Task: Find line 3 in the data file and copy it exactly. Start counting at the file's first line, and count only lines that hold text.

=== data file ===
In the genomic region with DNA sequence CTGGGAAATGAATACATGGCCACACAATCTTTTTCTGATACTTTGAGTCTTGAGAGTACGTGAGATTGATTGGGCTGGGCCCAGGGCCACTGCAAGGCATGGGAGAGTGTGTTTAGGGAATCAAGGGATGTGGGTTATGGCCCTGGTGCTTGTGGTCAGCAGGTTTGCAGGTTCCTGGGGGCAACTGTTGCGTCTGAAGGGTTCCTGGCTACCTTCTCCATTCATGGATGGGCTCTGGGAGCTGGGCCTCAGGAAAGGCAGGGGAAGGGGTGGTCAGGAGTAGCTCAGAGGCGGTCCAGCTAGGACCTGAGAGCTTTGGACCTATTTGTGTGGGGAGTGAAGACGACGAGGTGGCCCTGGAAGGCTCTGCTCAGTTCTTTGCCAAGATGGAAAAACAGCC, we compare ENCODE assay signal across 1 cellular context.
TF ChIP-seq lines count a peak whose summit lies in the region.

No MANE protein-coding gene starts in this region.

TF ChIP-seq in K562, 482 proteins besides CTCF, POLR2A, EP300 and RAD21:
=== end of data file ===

No MANE protein-coding gene starts in this region.